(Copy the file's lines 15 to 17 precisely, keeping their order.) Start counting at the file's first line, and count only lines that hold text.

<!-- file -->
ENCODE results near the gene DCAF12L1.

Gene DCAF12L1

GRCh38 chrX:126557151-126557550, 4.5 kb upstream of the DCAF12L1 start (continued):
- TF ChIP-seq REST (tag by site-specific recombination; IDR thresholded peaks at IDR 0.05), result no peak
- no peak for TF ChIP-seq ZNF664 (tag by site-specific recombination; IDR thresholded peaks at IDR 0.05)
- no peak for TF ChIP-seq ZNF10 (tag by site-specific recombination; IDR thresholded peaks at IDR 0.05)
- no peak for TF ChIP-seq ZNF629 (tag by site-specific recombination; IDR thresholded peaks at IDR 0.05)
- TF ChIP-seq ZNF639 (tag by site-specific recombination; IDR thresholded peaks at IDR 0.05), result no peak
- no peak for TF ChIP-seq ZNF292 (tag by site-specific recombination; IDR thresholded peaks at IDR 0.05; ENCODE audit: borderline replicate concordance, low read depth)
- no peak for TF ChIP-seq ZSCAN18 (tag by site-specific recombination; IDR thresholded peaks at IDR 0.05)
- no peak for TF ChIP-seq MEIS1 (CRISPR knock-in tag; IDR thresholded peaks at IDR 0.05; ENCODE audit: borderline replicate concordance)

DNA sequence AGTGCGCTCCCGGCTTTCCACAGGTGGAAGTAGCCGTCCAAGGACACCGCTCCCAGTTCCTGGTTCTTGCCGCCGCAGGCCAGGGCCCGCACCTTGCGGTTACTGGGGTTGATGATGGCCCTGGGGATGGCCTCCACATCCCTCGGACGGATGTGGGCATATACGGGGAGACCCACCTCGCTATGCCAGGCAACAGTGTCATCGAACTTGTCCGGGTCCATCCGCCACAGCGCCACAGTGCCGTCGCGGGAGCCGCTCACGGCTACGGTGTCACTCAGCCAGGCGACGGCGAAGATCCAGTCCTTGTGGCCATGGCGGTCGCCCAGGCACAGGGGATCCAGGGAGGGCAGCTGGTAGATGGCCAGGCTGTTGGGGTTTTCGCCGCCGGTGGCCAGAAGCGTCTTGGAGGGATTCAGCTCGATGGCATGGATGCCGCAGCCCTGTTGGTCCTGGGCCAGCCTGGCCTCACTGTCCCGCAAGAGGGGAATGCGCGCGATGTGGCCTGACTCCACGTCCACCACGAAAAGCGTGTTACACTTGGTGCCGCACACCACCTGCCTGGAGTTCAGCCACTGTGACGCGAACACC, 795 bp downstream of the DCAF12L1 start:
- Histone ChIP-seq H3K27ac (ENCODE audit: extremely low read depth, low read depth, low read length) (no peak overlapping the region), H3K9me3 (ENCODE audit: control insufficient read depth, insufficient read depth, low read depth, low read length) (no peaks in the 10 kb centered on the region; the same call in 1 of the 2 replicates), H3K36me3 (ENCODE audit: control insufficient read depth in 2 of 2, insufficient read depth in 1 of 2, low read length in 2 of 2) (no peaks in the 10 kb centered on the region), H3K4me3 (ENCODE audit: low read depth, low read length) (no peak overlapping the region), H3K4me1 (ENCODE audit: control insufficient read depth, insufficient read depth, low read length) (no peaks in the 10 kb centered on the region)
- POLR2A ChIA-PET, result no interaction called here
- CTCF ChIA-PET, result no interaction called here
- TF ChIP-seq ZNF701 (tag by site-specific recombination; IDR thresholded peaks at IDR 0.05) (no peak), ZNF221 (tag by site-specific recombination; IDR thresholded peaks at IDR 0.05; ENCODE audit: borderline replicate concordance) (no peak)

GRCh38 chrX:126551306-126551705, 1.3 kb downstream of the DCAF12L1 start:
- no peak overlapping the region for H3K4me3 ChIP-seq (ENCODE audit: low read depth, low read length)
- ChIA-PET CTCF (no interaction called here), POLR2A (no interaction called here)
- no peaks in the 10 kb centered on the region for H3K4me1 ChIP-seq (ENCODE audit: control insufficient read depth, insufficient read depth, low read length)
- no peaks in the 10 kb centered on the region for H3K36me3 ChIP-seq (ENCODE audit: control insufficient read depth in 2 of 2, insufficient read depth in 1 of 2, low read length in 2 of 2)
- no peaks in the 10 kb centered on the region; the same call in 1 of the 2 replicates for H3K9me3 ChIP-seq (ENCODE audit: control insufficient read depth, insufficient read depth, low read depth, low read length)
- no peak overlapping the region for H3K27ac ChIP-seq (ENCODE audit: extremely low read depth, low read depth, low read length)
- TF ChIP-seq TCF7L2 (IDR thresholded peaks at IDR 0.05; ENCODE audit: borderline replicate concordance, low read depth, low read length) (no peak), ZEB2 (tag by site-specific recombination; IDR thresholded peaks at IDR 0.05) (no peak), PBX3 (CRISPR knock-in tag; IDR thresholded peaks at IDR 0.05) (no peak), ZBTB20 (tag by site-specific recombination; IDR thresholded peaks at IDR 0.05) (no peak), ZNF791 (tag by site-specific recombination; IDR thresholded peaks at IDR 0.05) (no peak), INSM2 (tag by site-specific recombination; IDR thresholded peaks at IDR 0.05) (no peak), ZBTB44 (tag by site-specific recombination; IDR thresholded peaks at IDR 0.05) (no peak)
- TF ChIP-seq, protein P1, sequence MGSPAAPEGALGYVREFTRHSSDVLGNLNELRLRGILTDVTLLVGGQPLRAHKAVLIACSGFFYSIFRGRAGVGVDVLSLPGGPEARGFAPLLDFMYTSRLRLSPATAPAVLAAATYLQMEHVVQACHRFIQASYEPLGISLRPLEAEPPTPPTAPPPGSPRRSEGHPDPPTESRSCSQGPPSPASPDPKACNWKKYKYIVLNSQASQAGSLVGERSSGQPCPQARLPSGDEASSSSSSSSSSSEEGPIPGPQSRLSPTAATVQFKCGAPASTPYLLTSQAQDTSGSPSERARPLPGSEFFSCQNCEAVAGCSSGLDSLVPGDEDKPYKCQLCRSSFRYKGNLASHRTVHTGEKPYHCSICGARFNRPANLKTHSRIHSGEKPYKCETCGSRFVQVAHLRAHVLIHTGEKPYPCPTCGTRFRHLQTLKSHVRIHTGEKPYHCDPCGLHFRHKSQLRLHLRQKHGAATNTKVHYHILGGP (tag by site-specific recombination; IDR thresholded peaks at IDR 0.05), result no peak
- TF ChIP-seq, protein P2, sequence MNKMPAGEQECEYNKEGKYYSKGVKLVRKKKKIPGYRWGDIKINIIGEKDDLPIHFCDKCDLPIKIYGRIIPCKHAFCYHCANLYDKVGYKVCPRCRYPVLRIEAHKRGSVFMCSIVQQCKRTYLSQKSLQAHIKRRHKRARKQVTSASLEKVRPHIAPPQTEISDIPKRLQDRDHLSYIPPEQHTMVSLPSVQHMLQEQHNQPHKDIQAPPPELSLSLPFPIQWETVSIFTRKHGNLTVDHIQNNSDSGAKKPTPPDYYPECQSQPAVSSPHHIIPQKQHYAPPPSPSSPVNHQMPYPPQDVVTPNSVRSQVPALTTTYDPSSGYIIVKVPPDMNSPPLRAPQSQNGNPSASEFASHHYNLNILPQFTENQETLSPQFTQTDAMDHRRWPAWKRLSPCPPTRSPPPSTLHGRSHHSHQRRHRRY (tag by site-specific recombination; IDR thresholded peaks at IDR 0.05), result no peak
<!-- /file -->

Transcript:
- CTCF ChIA-PET, result no interaction called here
- TF ChIP-seq ZNF701 (tag by site-specific recombination; IDR thresholded peaks at IDR 0.05) (no peak), ZNF221 (tag by site-specific recombination; IDR thresholded peaks at IDR 0.05; ENCODE audit: borderline replicate concordance) (no peak)

GRCh38 chrX:126551306-126551705, 1.3 kb downstream of the DCAF12L1 start: